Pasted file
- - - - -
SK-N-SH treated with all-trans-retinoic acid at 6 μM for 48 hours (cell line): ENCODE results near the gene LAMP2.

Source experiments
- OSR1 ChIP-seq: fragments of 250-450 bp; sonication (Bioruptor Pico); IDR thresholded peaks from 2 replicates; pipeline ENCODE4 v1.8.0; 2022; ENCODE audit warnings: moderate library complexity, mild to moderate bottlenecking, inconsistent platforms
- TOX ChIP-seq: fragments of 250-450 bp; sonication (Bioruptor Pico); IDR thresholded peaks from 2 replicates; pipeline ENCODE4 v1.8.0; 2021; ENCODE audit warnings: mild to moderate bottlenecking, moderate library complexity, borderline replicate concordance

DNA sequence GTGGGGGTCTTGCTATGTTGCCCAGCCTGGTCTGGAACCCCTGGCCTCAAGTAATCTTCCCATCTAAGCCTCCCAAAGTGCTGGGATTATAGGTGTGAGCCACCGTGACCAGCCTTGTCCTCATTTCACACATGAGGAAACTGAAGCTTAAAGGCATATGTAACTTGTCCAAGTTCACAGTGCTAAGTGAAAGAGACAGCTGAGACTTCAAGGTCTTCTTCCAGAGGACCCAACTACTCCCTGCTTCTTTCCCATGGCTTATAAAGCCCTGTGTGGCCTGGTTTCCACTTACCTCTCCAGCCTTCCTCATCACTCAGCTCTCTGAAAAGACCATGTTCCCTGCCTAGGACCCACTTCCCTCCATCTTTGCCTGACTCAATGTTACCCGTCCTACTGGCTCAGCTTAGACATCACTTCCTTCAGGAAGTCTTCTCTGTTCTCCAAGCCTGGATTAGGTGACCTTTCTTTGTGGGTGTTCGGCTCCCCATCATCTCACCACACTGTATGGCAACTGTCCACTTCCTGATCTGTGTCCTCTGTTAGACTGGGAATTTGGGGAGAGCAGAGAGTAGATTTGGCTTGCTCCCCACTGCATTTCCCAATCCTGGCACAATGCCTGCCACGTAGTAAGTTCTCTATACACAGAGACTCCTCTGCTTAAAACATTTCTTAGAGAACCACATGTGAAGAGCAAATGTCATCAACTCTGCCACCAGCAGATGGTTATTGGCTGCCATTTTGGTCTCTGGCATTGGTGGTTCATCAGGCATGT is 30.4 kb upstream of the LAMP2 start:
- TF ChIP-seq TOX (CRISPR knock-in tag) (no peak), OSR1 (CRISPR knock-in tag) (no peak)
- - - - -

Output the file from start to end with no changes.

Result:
SK-N-SH treated with all-trans-retinoic acid at 6 μM for 48 hours (cell line): ENCODE results near the gene LAMP2.

Source experiments
- OSR1 ChIP-seq: fragments of 250-450 bp; sonication (Bioruptor Pico); IDR thresholded peaks from 2 replicates; pipeline ENCODE4 v1.8.0; 2022; ENCODE audit warnings: moderate library complexity, mild to moderate bottlenecking, inconsistent platforms
- TOX ChIP-seq: fragments of 250-450 bp; sonication (Bioruptor Pico); IDR thresholded peaks from 2 replicates; pipeline ENCODE4 v1.8.0; 2021; ENCODE audit warnings: mild to moderate bottlenecking, moderate library complexity, borderline replicate concordance

DNA sequence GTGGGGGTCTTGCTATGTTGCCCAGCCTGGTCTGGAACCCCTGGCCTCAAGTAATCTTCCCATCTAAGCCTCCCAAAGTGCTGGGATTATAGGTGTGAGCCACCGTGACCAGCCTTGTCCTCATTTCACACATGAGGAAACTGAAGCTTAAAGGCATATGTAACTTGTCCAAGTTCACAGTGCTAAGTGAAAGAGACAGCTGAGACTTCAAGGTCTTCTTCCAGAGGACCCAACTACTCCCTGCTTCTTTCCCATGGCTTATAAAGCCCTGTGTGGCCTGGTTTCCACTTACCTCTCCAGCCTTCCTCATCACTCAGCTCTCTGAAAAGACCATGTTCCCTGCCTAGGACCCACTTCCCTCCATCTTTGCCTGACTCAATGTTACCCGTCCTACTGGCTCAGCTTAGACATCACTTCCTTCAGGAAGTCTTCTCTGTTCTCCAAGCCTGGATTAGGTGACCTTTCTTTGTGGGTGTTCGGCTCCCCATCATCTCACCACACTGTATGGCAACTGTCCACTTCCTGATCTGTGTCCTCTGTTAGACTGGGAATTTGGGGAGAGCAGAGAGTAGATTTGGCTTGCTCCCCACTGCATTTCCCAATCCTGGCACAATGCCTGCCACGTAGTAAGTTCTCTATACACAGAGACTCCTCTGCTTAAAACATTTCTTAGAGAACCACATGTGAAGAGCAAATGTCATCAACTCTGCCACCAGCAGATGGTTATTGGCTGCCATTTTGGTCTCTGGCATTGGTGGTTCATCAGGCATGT is 30.4 kb upstream of the LAMP2 start:
- TF ChIP-seq TOX (CRISPR knock-in tag) (no peak), OSR1 (CRISPR knock-in tag) (no peak)